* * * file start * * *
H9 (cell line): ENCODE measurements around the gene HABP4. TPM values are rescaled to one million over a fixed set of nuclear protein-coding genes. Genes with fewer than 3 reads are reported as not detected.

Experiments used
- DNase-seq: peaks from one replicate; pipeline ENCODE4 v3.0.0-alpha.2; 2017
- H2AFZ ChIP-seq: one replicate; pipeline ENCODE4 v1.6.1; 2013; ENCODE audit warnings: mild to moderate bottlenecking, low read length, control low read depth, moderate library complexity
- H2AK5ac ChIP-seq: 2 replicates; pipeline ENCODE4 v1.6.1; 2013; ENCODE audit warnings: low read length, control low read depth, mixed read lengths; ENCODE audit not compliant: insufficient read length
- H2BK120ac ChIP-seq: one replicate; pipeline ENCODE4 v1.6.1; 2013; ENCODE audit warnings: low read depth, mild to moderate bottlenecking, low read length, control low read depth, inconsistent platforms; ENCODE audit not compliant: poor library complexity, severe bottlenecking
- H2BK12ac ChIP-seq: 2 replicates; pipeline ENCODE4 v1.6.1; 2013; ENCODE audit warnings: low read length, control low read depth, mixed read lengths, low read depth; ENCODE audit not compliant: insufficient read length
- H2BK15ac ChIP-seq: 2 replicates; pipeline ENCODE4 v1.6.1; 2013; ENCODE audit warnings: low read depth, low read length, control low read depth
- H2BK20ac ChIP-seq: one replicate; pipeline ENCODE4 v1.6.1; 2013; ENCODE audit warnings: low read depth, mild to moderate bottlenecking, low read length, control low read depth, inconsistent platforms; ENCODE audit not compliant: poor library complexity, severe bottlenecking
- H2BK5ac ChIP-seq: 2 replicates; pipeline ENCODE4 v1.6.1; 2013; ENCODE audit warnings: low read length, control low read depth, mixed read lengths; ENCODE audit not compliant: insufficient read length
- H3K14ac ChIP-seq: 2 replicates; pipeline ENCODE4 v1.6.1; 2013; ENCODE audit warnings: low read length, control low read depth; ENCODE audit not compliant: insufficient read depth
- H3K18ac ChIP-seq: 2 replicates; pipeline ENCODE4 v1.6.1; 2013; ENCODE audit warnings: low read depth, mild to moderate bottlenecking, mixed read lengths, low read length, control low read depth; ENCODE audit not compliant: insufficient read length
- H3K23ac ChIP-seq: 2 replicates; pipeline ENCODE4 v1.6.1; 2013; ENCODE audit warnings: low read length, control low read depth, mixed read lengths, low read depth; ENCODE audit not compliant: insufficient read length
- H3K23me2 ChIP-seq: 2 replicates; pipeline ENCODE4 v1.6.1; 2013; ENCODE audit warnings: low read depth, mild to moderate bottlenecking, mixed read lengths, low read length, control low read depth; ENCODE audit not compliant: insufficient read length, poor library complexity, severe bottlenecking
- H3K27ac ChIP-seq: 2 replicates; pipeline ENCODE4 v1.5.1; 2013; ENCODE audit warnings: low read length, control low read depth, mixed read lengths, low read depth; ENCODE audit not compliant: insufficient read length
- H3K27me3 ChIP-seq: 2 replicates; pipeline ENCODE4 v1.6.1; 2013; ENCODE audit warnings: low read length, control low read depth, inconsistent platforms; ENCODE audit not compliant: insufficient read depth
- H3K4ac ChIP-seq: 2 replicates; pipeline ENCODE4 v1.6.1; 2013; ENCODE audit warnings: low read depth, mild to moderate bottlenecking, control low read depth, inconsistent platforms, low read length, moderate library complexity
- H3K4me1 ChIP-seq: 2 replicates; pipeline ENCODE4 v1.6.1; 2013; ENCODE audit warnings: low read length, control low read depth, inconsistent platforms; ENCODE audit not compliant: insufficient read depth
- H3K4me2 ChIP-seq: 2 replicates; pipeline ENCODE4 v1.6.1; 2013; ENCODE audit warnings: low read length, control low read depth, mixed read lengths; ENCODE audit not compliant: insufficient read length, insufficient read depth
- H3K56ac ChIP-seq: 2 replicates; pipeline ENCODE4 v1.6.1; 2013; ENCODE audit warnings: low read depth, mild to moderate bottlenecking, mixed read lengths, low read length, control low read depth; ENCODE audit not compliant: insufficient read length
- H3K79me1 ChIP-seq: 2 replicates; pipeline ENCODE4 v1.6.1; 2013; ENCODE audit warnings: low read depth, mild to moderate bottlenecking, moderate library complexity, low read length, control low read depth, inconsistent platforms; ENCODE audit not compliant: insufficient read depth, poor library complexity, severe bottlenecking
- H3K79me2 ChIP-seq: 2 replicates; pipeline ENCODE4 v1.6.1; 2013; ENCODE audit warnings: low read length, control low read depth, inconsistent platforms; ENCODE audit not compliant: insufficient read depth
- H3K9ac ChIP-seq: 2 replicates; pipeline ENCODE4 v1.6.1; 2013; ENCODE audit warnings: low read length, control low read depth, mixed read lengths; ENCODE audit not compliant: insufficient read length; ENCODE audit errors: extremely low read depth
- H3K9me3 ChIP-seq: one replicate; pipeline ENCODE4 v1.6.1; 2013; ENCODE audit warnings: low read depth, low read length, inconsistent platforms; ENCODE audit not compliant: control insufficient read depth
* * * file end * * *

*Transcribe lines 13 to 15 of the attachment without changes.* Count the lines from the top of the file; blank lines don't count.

- H3K23ac ChIP-seq: 2 replicates; pipeline ENCODE4 v1.6.1; 2013; ENCODE audit warnings: low read length, control low read depth, mixed read lengths, low read depth; ENCODE audit not compliant: insufficient read length
- H3K23me2 ChIP-seq: 2 replicates; pipeline ENCODE4 v1.6.1; 2013; ENCODE audit warnings: low read depth, mild to moderate bottlenecking, mixed read lengths, low read length, control low read depth; ENCODE audit not compliant: insufficient read length, poor library complexity, severe bottlenecking
- H3K27ac ChIP-seq: 2 replicates; pipeline ENCODE4 v1.5.1; 2013; ENCODE audit warnings: low read length, control low read depth, mixed read lengths, low read depth; ENCODE audit not compliant: insufficient read length